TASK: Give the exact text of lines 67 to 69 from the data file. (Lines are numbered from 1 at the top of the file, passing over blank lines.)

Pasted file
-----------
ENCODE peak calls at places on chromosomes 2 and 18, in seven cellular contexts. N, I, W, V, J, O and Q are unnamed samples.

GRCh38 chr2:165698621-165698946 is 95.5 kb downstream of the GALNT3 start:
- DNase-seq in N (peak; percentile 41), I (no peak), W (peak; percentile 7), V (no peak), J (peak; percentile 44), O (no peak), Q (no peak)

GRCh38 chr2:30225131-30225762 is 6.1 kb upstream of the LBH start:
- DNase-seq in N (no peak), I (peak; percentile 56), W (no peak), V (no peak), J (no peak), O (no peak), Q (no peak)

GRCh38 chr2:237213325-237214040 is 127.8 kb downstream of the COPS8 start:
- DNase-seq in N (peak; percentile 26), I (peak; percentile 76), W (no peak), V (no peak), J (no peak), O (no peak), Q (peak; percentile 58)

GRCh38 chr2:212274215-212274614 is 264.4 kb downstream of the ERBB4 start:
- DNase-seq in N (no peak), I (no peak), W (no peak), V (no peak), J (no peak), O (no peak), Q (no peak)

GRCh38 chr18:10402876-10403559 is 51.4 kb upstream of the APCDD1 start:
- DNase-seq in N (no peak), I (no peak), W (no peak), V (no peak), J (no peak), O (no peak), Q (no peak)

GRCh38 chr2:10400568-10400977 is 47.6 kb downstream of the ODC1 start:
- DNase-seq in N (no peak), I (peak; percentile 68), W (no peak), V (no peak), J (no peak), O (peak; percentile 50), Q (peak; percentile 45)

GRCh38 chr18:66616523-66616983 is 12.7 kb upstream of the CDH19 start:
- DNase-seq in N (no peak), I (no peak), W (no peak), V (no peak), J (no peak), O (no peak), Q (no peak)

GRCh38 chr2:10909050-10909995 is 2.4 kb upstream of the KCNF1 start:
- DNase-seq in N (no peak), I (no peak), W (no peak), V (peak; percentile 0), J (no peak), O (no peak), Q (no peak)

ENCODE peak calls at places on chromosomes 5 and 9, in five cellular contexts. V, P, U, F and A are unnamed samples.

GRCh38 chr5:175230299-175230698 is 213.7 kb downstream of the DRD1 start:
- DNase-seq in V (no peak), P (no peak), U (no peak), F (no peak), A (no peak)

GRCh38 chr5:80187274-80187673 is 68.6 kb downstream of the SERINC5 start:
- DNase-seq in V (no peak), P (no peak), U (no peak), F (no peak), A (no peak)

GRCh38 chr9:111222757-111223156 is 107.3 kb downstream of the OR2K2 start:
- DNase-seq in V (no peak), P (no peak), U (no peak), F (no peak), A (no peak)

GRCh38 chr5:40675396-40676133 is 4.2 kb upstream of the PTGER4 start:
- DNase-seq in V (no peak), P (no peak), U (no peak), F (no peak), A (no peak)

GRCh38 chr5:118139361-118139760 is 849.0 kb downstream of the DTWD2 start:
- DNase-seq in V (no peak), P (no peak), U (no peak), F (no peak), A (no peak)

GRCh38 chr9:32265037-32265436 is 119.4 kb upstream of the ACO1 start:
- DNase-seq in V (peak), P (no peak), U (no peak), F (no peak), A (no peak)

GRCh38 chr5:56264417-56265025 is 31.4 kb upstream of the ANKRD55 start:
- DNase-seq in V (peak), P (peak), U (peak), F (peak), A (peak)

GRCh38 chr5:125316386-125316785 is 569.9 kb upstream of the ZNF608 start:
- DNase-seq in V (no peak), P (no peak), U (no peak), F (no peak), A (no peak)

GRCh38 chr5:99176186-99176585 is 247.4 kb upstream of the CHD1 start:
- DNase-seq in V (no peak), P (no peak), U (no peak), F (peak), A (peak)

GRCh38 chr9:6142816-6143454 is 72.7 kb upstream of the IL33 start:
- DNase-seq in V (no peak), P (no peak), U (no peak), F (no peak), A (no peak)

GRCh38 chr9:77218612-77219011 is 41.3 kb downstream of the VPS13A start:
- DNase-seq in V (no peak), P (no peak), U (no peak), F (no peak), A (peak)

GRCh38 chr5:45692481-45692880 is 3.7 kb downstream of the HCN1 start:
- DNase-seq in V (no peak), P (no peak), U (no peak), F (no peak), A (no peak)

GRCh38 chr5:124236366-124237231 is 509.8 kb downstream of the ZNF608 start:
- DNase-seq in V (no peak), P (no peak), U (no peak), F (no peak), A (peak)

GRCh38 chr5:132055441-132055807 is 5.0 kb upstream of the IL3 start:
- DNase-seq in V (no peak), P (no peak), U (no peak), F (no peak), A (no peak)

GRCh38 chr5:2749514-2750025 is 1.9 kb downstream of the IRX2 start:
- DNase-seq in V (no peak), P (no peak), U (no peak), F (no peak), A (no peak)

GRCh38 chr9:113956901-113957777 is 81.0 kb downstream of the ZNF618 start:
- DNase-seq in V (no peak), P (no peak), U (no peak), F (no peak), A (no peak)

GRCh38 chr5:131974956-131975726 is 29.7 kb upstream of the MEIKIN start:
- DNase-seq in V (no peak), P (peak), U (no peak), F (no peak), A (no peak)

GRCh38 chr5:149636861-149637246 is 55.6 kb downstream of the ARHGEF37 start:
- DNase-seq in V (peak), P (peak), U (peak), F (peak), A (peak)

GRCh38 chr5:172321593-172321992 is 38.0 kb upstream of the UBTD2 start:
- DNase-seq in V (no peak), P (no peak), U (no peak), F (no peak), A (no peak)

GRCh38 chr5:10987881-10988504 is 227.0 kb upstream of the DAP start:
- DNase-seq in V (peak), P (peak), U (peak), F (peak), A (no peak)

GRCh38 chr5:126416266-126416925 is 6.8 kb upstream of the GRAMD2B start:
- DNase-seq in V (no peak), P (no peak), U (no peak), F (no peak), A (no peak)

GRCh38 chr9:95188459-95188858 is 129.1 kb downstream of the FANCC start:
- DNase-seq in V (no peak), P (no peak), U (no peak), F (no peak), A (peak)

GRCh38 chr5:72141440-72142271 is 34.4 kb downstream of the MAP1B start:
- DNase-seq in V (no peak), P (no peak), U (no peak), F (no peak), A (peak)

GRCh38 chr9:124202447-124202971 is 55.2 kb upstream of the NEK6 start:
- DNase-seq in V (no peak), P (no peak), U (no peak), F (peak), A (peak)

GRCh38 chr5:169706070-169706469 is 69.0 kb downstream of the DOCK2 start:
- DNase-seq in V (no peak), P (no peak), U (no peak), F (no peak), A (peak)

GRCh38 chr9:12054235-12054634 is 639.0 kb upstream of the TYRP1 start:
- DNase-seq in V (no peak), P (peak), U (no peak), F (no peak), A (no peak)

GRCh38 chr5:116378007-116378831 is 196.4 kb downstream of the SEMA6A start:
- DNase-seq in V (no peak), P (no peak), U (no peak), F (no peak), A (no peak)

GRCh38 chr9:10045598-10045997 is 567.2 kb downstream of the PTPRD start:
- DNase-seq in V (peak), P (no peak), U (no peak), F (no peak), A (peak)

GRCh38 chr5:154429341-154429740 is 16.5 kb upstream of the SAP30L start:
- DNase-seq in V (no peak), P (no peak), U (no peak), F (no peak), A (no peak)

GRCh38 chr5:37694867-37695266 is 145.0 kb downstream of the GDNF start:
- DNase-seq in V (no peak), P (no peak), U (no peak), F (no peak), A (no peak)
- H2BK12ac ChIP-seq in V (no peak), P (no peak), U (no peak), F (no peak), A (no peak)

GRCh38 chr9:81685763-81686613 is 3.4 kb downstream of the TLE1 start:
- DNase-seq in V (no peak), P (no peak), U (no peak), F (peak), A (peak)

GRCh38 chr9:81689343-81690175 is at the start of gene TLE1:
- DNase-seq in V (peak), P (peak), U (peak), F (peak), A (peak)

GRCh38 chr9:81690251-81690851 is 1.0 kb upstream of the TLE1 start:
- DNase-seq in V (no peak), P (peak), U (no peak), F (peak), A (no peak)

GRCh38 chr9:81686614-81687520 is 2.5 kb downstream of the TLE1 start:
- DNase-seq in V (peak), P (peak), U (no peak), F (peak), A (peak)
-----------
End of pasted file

GRCh38 chr5:169706070-169706469 is 69.0 kb downstream of the DOCK2 start:
- DNase-seq in V (no peak), P (no peak), U (no peak), F (no peak), A (peak)

GRCh38 chr9:12054235-12054634 is 639.0 kb upstream of the TYRP1 start: